Knee Osteonecrosis 

Updated: Jan 23, 2018
Author: Amar Rajadhyaksha, MD; Chief Editor: Thomas M DeBerardino, MD 



Osteonecrosis is a disease characterized by a derangement of osseous circulation that leads to necrosis of osseous tissue. Osteonecrosis of the knee has been divided into two separate entities: spontaneous osteonecrosis of the knee (SPONK) and secondary osteonecrosis.[1, 2]  A rare form that is sometimes considered a separate entity is postarthroscopy osteonecrosis, which affects patients who have undergone arthroscopic knee surgery, most commonly meniscectomy.[3]

History of the Procedure

Ahlback et al first reported on osteonecrosis of the knee in 1968.[4] The osteonecrosis that Ahlback described now is referred to as spontaneous osteonecrosis of the knee (SPONK).


In osteonecrosis, the lesion can extend to the subchondral plate and result in collapse of the necrotic segment. This can lead to disruption of the joint line, resulting in painful secondary arthritis.



The knee is the second most common site for osteonecrosis, but it is affected much less often than the hip. The true incidence of the disease is unknown, but osteonecrosis of the knee is believed to account for approximately 10% of cases of osteonecrosis.


The etiologies of both spontaneous osteonecrosis of the knee (SPONK) and secondary osteonecrosis are poorly understood. A systematic review by Hussain et al concluded that the meniscus plays a central role in the development of the disorder. They hypothesize that meniscectomy and meniscal tears, particularly of the medial meniscus posterior root, increase contact pressures and create an environment conducive to insufficiency fractures. These authors suggest that SPONK would be more accurately described as subchondral insufficiency fractures of the knee.[5]

Trauma may be a causative factor in SPONK. SPONK commonly is seen in elderly women with osteoporosis and may be associated with insufficiency fracture secondary to low bone mineral density in women over 60.[6, 7] See the Fracture Index WITH known Bone Mineral Density (BMD) calculator. Osteoporotic bone is more susceptible to microfracture with minor trauma, which leads to fluid accumulation in the marrow space. The intraosseous edema causes increased pressure within the marrow cavity, which may, in turn, lead to ischemia and necrosis.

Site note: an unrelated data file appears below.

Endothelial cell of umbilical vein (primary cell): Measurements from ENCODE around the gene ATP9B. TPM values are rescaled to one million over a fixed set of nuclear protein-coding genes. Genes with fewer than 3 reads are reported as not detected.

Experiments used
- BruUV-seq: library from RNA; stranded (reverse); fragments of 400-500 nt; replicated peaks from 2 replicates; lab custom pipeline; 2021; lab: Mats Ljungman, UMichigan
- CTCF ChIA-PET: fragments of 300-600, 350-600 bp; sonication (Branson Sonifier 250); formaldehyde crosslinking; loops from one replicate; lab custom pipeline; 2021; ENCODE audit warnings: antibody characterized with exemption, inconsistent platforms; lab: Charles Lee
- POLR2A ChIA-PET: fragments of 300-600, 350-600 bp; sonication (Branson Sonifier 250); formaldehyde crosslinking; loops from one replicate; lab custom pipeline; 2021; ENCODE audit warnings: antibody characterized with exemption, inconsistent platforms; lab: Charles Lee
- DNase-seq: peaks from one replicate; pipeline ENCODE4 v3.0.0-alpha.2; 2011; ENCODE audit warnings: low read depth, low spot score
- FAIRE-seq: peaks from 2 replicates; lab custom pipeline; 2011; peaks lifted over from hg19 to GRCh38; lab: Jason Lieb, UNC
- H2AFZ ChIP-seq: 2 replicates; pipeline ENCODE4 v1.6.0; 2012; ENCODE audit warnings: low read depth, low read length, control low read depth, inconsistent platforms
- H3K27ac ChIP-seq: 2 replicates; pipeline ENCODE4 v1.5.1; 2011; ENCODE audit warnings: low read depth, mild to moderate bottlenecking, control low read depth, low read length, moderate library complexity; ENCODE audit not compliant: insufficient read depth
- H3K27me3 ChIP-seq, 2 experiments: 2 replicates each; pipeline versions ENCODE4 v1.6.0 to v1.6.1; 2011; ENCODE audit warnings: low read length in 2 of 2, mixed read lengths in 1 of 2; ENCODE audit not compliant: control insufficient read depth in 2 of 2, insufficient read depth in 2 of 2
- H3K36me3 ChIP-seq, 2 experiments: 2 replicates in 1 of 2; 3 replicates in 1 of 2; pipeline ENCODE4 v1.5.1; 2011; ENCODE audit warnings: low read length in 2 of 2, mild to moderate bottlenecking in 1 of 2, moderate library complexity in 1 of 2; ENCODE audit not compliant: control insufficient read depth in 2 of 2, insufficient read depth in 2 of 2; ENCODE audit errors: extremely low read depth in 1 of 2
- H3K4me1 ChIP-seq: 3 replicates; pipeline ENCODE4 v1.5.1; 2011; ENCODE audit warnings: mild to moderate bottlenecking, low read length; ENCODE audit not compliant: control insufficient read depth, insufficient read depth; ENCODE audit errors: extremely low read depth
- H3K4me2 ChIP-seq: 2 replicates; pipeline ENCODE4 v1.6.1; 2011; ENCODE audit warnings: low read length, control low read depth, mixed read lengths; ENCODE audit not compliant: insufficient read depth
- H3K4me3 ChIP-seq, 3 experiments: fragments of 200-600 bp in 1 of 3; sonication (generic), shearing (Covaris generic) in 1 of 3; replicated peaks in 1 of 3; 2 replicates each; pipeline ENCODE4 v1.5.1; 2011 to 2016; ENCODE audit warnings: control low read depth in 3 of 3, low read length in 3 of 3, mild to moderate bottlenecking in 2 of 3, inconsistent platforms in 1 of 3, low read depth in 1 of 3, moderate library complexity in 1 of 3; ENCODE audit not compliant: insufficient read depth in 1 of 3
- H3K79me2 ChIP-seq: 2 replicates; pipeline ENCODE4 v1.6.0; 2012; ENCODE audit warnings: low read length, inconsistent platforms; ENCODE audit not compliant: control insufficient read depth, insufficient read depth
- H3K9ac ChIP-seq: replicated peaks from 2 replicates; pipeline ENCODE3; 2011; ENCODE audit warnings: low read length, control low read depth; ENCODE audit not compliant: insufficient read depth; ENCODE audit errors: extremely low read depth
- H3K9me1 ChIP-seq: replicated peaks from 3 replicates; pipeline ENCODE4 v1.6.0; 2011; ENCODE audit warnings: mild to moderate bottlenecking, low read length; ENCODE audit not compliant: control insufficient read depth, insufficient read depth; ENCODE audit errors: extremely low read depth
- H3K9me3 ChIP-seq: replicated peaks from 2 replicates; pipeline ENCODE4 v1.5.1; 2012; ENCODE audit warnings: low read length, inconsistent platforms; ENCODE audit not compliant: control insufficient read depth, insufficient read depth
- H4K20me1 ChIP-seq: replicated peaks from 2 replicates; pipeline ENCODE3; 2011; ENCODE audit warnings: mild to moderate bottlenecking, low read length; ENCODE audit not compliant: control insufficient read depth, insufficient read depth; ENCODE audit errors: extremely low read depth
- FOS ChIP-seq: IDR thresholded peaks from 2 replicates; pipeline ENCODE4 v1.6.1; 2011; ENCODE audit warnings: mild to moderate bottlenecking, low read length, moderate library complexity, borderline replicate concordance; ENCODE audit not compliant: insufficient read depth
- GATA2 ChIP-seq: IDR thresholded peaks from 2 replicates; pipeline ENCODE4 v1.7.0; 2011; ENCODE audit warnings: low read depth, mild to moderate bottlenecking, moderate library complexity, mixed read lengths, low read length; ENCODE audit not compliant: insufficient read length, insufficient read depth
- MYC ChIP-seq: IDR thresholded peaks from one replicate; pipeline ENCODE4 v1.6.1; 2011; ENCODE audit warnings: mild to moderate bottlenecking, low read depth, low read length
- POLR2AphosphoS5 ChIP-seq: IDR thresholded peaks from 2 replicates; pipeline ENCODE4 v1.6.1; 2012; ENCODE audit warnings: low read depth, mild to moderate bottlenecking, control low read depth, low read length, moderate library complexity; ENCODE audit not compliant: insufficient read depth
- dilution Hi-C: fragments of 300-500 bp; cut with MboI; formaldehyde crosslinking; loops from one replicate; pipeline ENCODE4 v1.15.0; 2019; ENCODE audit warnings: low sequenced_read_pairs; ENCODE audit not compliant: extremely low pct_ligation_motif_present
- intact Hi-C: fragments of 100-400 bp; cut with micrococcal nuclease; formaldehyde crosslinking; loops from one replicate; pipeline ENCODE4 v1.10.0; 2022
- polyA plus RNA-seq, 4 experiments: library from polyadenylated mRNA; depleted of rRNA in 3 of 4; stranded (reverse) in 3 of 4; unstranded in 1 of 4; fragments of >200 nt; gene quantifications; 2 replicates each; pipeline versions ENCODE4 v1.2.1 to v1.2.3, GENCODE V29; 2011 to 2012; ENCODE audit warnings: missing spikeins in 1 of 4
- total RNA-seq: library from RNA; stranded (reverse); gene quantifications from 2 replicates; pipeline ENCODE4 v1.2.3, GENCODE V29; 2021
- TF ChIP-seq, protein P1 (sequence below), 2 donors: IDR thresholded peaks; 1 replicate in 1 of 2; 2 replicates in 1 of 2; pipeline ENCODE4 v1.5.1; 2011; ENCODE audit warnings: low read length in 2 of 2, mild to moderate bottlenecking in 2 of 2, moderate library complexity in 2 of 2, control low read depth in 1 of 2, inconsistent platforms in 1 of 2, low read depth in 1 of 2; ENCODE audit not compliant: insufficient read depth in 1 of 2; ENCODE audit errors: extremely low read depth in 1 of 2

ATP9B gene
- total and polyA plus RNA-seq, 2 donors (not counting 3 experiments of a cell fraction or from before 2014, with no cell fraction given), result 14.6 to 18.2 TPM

Another possible cause may be vascular compromise to subchondral bone, resulting in osseous ischemia and subsequent edema. Again, edema leads to a rise in intraosseous pressure that further compromises blood flow, thus worsening ischemia and necrosis.

Although the etiology of secondary osteonecrosis is unknown, several risk factors are associated with the disease. Corticosteroid use is the most significant risk factor; other risk factors include the following[8] :

The pathogenesis of this condition is poorly understood. One possible mechanism is microvascular disruption in the subchondral bone that causes infarction. This circulatory compromise leads to bone marrow edema, with resultant ischemia and necrosis.

The mechanism by which corticosteroids contribute to osteonecrosis also is unclear. One hypothesis is that an increase in the size of the marrow fat cells decreases circulation and leads to ischemia. Other possible contributors to the etiopathogenesis are coagulopathies, fat emboli, and thrombus formation.


Clinical presentation of spontaneous osteonecrosis of the knee (SPONK) and secondary osteonecrosis is summarized in the following table.